Allegations that cabinet ignored misconduct by foreign agents will not alter New Democrats' pledge to support the Prime Minister until 2025, NDP leader Jagmeet Singh yesterday told reporters. Withdrawing support and triggering a snap election made no sense, said Singh: "I don’t see how it’s logical."
O’Toole Outlines China Claim
The House affairs committee must investigate attempts by Chinese agents to cost Conservative votes in the 2021 campaign, MP Erin O’Toole (Durham, Ont.) yesterday told the Commons. “My parliamentary caucus and myself were the target,” said O’Toole following a secret briefing with the Canadian Security Intelligence Service: "My parliamentary caucus and myself were the target of a sophisticated misinformation and voter suppression campaign orchestrated by the People's Republic of China."
Privacy Chief OKs Mandates
Privacy Commissioner Philippe Dufresne has dismissed all complaints over federal vaccine and quarantine mandates. Pandemic measures enforced by cabinet were necessary and justifiable under the Privacy Act, he said: "The urgency of limiting the spread of the virus was understandably a significant challenge for government."
Johnston Refusing To Testify
David Johnston refuses to take questions by MPs over his work at the Trudeau Foundation. Members of the Commons public accounts committee yesterday threatened to issue a summons for Johnston, a first for a retired governor general: "It does seem like a drastic step."
Fed Censor Bill By Year’s End
Cabinet will attempt to reintroduce an internet censorship bill by year’s end. Heritage Minister Pablo Rodriguez yesterday told the Commons heritage committee he would “have more to announce shortly,” adding: "We have worked a good deal on this issue."
Get Ethical Suppliers Says MP
The Department of Public Works must uphold human rights in federal contracting, Conservative MP Stephanie Kusie (Calgary Midnapore) yesterday told the Commons government operations committee. Kusie served notice of proposed amendments to a Government-Wide Integrity Regime blacklist of ineligible suppliers: "It is astounding to me actually that McKinsey passed the Integrity Regime."
Homeless Are Rights Holders
Homeless people occupying tent cities are “claiming their rights,” says a report issued by Federal Housing Advocate Marie-Josée Houle. The report proposed a national ban on park evictions with free legal advice for tent city residents: "Residents have been arrested and criminalized under bylaws outlawing behaviour such as camping, bathing or defecating in public."
House Upholds Drug Policy
The Commons yesterday by a vote of 209 to 113 upheld cabinet's “safe supply” drug policy. The vote followed federal decriminalization of simple possession of cocaine, opioids and methamphetamine in British Columbia: "This is not about encouraging drug use."
Filibuster Must End: Cabinet
Cabinet seeks to break a month-long filibuster that has tied up Finance Minister Chrystia Freeland’s omnibus budget bill in the Commons finance committee. One Liberal MP called it “arbitrary filibustering” to upset cabinet's calendar: "The point is quite clear."
Vax Exemption Gets Hearing
A federal labour board has agreed to hear the case of a government employee denied a waiver from the vaccine mandate on religious grounds. Data show the overwhelming majority of requests for religious exemptions were denied, often with no reason given: "The grievance is neither trivial nor vexatious."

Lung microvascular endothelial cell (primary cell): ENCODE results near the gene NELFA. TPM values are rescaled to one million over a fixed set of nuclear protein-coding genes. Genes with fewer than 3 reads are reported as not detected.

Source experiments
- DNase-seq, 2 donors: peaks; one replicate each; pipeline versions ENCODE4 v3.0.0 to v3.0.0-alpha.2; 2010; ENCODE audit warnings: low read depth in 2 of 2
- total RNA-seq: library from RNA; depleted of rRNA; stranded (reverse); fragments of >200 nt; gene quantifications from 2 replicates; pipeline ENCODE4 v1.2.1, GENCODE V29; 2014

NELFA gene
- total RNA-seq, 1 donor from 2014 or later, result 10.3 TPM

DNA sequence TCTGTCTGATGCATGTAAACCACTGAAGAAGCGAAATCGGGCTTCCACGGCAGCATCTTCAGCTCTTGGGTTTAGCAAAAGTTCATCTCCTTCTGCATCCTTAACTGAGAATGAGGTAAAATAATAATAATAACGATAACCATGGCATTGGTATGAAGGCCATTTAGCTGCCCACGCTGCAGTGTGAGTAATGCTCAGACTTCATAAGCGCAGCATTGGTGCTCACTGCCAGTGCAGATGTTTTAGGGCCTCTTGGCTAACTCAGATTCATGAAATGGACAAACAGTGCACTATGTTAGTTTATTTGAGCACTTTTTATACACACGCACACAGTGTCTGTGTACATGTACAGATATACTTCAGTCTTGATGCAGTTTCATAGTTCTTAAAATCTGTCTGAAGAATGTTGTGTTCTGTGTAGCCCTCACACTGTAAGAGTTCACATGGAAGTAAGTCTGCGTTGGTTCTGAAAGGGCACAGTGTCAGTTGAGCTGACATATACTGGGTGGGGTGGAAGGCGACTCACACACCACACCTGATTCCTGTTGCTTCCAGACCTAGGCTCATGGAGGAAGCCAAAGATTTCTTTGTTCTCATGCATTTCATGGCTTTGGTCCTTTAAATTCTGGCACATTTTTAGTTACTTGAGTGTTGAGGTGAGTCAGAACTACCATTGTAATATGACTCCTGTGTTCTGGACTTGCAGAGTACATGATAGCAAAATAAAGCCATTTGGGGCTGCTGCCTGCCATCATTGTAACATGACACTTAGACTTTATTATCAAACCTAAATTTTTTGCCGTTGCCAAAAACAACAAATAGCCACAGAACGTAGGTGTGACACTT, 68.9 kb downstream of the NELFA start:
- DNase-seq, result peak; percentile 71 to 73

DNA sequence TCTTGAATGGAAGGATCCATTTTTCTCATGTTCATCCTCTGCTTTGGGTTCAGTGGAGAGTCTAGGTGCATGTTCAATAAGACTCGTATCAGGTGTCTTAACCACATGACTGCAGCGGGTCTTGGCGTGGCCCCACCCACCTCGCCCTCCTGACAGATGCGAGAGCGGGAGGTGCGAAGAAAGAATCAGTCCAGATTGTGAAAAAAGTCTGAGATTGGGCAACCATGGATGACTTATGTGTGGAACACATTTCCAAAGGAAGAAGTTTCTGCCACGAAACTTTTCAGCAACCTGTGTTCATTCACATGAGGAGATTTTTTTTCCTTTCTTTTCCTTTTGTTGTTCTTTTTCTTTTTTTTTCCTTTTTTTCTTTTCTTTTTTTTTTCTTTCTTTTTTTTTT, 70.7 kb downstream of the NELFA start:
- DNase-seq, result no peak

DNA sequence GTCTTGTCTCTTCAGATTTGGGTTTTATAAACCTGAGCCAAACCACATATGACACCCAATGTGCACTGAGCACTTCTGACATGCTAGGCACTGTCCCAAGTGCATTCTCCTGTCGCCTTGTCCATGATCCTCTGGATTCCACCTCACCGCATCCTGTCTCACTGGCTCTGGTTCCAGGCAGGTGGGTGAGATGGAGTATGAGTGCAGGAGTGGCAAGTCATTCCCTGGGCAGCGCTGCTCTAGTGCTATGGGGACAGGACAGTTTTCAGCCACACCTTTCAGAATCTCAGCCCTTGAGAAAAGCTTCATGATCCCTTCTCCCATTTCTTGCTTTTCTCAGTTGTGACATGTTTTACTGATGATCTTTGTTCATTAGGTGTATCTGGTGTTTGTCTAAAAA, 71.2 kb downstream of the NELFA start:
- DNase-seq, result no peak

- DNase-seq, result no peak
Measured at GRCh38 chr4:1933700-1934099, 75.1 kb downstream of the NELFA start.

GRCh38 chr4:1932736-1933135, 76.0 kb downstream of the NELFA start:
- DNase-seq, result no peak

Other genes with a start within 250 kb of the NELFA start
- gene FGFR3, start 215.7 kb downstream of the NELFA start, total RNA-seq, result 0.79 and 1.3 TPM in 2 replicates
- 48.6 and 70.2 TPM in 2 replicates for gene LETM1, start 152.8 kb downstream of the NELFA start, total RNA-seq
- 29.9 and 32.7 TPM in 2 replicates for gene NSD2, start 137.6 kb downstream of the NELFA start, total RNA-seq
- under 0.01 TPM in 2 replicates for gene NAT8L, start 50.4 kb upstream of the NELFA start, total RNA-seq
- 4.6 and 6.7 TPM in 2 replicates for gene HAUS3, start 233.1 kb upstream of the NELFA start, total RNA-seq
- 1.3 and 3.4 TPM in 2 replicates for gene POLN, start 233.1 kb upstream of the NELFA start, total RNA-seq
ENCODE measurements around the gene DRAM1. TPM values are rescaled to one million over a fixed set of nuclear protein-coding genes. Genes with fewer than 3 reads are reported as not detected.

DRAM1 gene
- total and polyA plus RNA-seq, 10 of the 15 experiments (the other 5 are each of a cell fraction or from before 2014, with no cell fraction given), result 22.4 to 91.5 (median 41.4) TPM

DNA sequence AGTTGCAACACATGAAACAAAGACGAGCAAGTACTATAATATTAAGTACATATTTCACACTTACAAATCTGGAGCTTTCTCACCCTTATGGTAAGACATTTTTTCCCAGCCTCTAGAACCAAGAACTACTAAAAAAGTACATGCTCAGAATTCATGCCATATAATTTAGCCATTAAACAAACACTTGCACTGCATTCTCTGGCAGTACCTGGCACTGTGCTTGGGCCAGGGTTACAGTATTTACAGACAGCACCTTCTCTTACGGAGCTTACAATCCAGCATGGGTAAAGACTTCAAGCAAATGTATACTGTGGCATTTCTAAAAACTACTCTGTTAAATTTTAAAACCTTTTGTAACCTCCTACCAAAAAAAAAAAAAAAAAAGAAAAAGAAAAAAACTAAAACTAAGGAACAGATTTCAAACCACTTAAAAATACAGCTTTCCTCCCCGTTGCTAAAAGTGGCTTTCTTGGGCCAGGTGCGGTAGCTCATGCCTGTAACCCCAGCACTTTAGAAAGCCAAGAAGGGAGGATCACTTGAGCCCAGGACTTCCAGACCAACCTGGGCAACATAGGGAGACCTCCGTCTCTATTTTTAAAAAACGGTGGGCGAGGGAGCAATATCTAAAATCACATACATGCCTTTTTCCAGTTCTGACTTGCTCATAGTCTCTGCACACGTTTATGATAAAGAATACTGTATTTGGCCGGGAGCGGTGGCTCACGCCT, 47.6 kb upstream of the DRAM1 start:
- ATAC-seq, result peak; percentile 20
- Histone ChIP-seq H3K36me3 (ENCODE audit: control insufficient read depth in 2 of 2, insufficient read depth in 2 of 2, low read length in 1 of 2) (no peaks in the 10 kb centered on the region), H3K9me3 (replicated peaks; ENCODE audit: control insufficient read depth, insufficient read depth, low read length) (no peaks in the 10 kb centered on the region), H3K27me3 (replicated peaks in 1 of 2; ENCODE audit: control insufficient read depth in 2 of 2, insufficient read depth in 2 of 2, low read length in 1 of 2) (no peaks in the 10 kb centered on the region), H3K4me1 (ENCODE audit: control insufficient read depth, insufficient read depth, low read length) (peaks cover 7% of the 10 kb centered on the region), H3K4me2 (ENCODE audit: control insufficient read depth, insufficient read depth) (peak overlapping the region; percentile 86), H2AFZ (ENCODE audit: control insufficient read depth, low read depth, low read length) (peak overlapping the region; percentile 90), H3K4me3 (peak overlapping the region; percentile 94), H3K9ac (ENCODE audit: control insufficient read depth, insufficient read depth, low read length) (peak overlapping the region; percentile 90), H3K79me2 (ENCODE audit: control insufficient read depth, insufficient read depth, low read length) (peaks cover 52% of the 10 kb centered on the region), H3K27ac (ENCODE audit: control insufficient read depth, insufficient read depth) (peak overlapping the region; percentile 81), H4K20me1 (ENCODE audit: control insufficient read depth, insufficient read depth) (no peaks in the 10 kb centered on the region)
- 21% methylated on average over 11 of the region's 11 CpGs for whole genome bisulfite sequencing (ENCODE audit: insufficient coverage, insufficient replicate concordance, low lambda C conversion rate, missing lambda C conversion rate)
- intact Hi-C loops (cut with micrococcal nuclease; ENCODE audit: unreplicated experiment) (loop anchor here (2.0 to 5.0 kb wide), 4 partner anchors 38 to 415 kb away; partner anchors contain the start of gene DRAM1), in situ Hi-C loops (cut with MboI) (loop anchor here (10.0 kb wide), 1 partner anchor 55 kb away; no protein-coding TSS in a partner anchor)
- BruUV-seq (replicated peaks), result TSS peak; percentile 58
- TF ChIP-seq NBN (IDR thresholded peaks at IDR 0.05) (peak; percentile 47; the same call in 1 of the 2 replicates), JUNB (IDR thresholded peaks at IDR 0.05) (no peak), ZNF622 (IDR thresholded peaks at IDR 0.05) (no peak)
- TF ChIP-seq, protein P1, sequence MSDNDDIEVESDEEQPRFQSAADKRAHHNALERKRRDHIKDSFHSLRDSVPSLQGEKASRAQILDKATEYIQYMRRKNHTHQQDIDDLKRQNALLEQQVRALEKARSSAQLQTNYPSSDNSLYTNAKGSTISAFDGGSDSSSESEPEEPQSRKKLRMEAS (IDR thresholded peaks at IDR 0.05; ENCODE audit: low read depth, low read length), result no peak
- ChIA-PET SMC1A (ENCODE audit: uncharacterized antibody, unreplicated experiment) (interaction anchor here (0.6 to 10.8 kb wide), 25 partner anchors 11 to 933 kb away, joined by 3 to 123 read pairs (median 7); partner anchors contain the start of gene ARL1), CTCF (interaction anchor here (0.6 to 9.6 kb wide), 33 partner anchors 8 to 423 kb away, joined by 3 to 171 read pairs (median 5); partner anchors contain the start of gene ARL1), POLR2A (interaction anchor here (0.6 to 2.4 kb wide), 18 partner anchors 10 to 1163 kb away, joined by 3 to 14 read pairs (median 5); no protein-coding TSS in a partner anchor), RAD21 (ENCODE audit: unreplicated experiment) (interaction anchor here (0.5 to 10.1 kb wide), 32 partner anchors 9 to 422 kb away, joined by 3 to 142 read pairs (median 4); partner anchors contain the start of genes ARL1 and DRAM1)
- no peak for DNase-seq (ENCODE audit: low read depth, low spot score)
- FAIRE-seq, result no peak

Chiefs Want To Intercept Mail
Parliament must change federal law to permit police, postal inspectors or First Nations constables to open letters in transit, says one of the nation’s largest Indigenous groups. Letter mail is a leading source of narcotics, says the Assembly of Manitoba Chiefs: "Postal shipments have become the most common method of distribution for illegal substances."
Pot Dealers Behind In Taxes
Collapse of the legal pot trade has seen two thirds of marijuana dealers fall behind in tax payments, says a federal report. Dealers owe the Canada Revenue Agency millions: "The total amount of unpaid cannabis excise duties has continuously been rising since legalization."
Curb Lobby By Party Workers
A new federal code curbs lobbying by Canadians involved in “political work” including unpaid campaign volunteers. Revisions to the Lobbyists’ Code Of Conduct, the first in eight years, are to take effect July 1: "There will be plenty of time for people to look at it."
Sunday Poem: ‘Up In The Air’
Poet Shai Ben-Shalom writes: “They charge for selecting a seat. A new way to dip into my pocket…”
Review: Witness To The Crimes
The Education Of Augie Merasty is an odd and absorbing memoir. The subject and his writer met only twice. Many details are unverified. There is no beginning, middle or end. Yet the book documents a dark corner of our nature that psychologists call “social proof.”
Imagine you are walking on a desolate beach and spot a lone swimmer in distress. Would you call out? Of course you would. You are a good person. Now imagine you are among hundreds on a very crowded beach and spot the same sudden drowning. Then what? Here no answer is required. Canadians drown at crowded beaches every summer.
This is “social proof,” a type of group think where individuals seek cues from those around them on how to react to upsetting developments. “Very often an emergency is not obviously an emergency,” psychologist Robert Cialdini of Arizona State University wrote in a 1984 bestseller Influence: The Psychology Of Persuasion. “In times of such uncertainty, the natural tendency is to look around at the actions of others for clues. We can learn, from the way other witnesses are reacting, whether or not the event is an emergency.”